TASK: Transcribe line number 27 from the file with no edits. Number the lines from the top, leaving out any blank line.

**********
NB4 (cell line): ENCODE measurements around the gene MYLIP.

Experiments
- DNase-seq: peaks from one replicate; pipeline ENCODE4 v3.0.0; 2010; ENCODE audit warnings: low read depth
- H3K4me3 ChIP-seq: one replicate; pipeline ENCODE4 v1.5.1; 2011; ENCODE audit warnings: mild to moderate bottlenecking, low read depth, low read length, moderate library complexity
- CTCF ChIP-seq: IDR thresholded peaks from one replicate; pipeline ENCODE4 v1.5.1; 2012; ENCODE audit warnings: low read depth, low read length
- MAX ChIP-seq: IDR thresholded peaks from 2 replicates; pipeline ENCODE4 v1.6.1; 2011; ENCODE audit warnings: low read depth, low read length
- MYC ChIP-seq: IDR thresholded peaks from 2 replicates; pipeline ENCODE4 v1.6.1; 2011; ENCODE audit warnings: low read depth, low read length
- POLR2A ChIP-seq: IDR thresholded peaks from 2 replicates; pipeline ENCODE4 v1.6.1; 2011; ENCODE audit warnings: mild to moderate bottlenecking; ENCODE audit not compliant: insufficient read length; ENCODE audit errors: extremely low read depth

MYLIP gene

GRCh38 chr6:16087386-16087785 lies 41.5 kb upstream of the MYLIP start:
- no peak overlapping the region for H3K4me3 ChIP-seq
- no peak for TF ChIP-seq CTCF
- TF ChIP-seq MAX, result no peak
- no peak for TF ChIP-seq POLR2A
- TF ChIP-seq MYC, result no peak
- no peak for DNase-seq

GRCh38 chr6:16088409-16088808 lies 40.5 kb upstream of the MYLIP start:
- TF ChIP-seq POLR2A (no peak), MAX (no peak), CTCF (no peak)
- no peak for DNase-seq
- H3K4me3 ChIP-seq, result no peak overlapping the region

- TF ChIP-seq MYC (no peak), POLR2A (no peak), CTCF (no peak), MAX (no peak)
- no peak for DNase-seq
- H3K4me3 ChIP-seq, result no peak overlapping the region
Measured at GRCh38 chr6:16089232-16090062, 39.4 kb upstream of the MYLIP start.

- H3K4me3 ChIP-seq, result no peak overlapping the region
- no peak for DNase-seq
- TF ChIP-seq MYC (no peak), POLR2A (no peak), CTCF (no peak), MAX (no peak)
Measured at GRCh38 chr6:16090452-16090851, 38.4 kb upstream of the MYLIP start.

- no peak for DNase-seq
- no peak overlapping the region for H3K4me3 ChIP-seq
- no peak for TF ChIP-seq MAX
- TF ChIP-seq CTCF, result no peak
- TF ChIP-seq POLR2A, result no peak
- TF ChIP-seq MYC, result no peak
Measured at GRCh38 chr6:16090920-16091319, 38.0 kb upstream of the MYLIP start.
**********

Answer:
- TF ChIP-seq MYC (no peak), POLR2A (no peak), CTCF (no peak), MAX (no peak)